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An Intellectual Property Category Mistake: The Work of Learning

I have been working for some time on a book-length manuscript (introduced here earlier) tracing the history of the idea of intellectual property before there was a legal class of intellectual property in the modern sense (which is usually said to originate with the Statute of Anne 1710). My history is focused on the particular, if not peculiar, class of intellectual property associated with learning and the learned, which is to say with works of scholarship and research.

The book itself is a good number of months and two reviews away from publication, so this is not an infomercial-blog for it, but a way of setting up my next blogpost about a new publishing proposal that I am developing in light of this book’s conclusions, which I am presenting here. My interest in writing this book comes out of my advocacy of open access, not surprisingly. This advocacy assumes that works of learning are not like other intellectual property, and to explore the basis of such an assumption, I turned to the history and theory of intellectual property, before the legal concept had taken hold, to try to understand from where that assumption might be coming.

What I found by examining a millennium and a half worth of history in the Latin West and Early Modern period – involving such learned figures as Jerome, Augustine, Benedict, Cassiodorus, Bede, Alcuin, Anselm, Hildegard of Bingen, Galileo, Newton, Locke – was that the learned properties in question involved, if not consistently, a set of properties and rights that could be said to be formative in later thinking about intellectual property.

The learned made much, for example, of the qualities of authorship and how those qualities distinguished one person’s work from another’s; the learned also worked hard on preserving and honoring the integrity of the text. At the same time, the rights of every scholar to access and use the work of these authors was being recognized through the communal space of the libraries found in monasteries, schools, and universities. Finally, the particular economy that supported this learning was one largely of institutional sponsorship – through endowment, grant, and gift – although individual patronage also had a part to play for some, such as Galileo and Locke among those I consider.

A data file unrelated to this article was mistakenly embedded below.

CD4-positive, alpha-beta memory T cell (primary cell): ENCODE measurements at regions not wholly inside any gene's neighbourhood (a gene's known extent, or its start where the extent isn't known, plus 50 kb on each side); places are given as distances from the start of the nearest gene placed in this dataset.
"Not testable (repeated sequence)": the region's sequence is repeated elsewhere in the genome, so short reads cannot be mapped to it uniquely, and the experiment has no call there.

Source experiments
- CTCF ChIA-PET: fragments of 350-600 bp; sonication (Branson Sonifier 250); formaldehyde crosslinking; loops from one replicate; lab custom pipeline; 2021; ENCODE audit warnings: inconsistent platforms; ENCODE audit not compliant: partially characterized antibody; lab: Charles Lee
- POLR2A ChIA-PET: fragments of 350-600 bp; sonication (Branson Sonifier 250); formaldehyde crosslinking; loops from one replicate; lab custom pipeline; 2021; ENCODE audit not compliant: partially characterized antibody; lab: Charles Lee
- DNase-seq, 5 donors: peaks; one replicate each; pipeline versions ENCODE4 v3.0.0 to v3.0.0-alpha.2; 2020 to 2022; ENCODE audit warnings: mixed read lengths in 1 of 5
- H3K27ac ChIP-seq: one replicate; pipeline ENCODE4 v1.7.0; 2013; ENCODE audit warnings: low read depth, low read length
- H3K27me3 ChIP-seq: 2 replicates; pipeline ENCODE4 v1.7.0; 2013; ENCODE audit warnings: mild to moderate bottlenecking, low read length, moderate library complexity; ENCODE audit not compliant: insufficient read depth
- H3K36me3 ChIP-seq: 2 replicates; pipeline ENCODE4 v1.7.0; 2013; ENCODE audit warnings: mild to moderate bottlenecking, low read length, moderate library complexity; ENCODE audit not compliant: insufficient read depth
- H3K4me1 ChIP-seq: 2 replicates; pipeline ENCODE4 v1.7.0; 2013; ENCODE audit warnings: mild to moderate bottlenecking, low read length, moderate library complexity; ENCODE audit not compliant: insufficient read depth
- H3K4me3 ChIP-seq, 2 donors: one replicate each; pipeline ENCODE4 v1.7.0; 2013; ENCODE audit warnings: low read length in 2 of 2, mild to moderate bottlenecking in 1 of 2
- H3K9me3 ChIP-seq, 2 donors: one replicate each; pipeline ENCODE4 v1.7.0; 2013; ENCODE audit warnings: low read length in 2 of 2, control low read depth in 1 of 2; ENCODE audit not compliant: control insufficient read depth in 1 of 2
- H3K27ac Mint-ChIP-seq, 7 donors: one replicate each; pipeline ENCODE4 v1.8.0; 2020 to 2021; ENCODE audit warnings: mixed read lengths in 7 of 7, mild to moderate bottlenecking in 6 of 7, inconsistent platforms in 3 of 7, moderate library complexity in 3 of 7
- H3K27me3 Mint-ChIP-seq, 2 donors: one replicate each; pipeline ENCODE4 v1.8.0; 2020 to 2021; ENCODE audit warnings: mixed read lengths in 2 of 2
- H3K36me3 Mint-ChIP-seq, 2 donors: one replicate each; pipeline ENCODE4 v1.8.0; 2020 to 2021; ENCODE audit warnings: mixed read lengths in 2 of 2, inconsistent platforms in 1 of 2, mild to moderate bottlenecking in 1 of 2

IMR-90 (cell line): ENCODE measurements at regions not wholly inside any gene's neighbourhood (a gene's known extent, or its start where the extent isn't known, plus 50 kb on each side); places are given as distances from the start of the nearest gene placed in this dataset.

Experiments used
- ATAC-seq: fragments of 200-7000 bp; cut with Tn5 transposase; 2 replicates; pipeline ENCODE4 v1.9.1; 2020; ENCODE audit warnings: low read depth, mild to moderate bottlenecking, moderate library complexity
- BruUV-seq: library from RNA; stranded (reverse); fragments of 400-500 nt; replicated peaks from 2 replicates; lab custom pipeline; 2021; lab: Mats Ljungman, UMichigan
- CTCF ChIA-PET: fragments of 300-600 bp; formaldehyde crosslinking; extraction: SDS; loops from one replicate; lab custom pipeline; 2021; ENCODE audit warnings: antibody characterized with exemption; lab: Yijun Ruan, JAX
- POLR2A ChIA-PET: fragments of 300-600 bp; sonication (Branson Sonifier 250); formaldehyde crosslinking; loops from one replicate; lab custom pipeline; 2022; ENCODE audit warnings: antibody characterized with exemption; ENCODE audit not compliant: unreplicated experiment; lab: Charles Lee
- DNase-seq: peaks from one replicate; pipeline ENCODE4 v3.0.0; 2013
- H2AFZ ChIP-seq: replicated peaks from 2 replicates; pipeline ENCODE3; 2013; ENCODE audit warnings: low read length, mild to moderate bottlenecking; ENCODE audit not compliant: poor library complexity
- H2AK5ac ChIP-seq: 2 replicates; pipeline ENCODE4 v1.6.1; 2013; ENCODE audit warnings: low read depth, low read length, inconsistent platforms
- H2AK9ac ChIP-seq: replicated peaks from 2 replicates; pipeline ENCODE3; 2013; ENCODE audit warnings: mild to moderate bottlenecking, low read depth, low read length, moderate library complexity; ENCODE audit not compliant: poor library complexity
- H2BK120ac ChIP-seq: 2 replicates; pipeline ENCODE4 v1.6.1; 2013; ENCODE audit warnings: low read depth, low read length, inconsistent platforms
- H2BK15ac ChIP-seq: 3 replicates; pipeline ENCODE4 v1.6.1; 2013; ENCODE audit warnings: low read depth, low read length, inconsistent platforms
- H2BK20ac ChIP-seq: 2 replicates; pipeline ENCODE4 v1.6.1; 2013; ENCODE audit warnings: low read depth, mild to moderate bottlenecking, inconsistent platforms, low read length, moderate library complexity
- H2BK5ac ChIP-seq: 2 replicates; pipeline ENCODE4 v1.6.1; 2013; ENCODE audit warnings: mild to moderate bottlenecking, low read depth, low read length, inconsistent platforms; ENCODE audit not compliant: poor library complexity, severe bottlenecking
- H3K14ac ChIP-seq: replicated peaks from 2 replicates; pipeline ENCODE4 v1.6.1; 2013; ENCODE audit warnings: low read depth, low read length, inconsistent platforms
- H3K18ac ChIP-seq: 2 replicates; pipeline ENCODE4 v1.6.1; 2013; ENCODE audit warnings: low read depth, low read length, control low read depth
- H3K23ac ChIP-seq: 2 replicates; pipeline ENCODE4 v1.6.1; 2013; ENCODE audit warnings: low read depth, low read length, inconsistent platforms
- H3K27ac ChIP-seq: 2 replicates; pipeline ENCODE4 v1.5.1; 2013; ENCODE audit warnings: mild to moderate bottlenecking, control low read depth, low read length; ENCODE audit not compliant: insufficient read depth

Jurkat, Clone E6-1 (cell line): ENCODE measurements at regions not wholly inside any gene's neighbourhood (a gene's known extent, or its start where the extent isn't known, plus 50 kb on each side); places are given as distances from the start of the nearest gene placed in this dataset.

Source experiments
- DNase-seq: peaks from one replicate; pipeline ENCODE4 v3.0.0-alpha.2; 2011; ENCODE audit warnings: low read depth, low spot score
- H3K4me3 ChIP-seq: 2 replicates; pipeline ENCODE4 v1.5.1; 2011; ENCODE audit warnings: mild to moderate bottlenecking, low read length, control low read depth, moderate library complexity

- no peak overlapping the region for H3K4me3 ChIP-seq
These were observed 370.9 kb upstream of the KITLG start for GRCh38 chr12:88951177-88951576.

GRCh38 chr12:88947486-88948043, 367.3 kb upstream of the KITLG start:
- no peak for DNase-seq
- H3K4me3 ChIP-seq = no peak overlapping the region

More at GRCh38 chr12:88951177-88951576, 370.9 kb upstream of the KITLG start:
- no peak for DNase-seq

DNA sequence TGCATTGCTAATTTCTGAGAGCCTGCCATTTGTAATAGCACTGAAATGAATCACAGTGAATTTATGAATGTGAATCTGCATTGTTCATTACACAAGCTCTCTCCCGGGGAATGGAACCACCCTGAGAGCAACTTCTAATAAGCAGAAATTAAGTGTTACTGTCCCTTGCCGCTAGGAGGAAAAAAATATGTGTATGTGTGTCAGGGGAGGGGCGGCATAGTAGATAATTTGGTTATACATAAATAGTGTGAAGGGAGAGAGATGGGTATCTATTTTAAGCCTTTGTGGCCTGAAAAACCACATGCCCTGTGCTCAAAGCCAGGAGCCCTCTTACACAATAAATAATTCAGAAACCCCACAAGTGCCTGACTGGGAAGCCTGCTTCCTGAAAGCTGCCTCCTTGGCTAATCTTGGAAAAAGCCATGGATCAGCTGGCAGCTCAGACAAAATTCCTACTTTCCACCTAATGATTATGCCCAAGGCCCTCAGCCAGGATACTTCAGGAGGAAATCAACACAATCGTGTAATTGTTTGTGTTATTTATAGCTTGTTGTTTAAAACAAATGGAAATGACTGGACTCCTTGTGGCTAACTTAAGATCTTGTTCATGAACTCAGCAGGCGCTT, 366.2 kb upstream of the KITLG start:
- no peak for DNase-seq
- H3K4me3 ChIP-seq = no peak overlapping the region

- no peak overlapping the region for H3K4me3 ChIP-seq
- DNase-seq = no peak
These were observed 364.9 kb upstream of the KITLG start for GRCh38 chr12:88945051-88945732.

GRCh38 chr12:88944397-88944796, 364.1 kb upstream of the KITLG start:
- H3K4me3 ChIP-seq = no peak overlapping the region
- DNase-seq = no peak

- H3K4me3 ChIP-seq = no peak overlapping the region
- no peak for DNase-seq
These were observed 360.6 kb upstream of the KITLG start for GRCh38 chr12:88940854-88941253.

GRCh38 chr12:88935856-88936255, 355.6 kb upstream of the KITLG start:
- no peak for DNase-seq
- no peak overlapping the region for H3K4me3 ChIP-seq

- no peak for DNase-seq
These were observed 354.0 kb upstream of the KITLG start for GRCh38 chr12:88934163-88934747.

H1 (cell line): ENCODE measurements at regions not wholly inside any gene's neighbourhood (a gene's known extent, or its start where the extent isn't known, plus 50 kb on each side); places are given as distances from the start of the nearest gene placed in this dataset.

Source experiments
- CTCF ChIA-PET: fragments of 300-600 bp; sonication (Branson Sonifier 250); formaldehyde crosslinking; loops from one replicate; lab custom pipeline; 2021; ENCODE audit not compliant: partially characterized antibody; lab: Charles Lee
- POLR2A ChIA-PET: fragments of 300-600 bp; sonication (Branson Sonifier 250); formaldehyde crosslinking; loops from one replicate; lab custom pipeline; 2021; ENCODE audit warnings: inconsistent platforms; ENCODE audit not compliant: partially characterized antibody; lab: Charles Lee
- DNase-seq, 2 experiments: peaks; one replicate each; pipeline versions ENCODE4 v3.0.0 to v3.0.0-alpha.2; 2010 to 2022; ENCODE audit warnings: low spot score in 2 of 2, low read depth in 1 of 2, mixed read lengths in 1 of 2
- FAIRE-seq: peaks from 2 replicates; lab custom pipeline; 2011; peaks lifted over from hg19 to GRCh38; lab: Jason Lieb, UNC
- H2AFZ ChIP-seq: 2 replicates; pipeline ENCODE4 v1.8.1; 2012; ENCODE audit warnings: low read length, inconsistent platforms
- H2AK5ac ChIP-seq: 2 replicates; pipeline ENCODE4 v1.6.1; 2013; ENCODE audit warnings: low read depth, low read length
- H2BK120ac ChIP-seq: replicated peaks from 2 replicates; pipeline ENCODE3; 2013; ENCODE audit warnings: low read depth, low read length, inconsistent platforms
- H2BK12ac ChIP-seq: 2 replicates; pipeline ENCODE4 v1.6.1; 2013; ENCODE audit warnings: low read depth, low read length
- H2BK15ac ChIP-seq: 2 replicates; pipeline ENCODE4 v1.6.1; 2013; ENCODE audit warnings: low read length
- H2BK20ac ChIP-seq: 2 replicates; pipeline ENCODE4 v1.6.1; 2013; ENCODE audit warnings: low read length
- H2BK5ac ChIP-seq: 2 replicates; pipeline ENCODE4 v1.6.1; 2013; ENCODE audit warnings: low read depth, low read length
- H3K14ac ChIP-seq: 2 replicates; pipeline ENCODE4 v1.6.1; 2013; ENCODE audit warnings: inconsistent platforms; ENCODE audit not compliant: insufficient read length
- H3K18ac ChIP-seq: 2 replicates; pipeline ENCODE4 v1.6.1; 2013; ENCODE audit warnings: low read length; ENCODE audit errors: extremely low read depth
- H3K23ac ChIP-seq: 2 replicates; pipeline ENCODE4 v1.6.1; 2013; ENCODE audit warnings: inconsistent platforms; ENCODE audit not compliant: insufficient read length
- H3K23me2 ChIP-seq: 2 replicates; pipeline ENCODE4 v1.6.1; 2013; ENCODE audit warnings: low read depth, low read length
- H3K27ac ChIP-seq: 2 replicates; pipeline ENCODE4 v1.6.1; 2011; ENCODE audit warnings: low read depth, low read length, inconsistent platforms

What this prehistory brings to the fore is the extent to which learning is an important source of for the very idea of intellectual property, in an intellectual, moral-legal, and economic sense. This history also lends weight to a second idea, namely, that the intellectual properties represented by learned works stand apart from what we typically think of as intellectual property today, be it a song or movie. This isn’t to overlook the patents held by universities or the bestsellers written by professors. It is only to say the vast majority of the work in scholarly journals and books is not competing in the commercial market of intellectual property.

Thus, my claim that learning, in this sense, constitutes a different order or category of intellectual property. This history of distinctiveness is recognized in current statutory and common law through such measures as fair use, the academic exception, patent research exception, tax incentives, and the Bayh-Dole Act of 1980. What is missing from the exceptions granted to learning is the stronger sense of learning involving a coherent category of intellectual property, deserving of legal distinction as such. The irony to this is that the U.S. constitutional clause responsible for intellectual property legislation actually makes learning the primary category and beneficiary, with commercial activity a secondary means of seeing its benefits realized. The famous clause empowering Congress to enact such laws states its intent as “to promote the progress of science and the useful arts.” Most intellectual property litigation is, I think it fair to say, about something else. My next post will be about a proposal for a cooperative approach to scholarly publishing that I am developing that follows on, I believe, the history reviewed in this book. Stay tuned, as we use to say in an earlier era.

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